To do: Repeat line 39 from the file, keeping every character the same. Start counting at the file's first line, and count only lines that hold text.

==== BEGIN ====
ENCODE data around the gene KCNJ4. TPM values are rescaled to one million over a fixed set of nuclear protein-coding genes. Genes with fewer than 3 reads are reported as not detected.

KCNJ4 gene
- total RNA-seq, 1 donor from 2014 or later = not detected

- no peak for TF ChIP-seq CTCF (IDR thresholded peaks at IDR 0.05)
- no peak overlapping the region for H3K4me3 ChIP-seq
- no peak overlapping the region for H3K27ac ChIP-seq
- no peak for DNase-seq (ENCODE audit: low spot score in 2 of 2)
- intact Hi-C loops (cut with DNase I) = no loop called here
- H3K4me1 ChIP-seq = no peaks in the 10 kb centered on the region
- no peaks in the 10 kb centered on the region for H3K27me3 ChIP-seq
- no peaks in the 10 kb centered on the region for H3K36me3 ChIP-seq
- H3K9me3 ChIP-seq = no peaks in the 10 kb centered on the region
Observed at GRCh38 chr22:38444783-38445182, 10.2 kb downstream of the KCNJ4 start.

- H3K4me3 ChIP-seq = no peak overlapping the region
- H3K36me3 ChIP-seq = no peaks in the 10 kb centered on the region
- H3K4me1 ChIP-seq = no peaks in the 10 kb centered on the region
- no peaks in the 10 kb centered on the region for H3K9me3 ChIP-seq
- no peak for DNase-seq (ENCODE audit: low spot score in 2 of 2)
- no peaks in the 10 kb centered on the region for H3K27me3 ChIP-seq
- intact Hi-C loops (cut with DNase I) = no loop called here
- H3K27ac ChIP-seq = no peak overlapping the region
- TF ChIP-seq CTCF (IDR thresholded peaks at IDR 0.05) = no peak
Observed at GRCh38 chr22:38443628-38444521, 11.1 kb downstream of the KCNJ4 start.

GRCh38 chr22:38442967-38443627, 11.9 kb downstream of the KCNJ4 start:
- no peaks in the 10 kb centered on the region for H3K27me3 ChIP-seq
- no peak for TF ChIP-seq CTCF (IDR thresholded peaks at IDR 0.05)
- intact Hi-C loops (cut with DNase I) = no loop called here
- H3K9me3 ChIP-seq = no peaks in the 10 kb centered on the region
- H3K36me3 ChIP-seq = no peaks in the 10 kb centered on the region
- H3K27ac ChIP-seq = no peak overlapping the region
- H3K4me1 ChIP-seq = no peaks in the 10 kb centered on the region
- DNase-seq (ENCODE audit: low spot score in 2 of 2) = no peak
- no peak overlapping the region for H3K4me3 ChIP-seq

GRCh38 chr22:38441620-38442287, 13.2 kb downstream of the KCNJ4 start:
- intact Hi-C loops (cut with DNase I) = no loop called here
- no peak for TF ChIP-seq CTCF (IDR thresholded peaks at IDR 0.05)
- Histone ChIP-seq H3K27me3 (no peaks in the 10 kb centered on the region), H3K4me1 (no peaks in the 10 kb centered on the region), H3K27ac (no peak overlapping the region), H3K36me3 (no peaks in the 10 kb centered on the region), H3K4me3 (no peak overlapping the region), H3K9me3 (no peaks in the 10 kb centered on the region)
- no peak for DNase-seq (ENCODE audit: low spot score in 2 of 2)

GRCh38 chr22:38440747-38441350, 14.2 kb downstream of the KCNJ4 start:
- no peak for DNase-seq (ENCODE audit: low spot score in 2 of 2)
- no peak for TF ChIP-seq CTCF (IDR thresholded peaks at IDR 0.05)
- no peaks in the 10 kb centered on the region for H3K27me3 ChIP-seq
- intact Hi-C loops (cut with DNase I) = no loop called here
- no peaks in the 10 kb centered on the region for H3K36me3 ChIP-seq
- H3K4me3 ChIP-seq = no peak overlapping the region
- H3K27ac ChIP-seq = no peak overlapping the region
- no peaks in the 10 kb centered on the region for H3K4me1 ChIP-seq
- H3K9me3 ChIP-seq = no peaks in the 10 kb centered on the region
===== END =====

GRCh38 chr22:38440747-38441350, 14.2 kb downstream of the KCNJ4 start: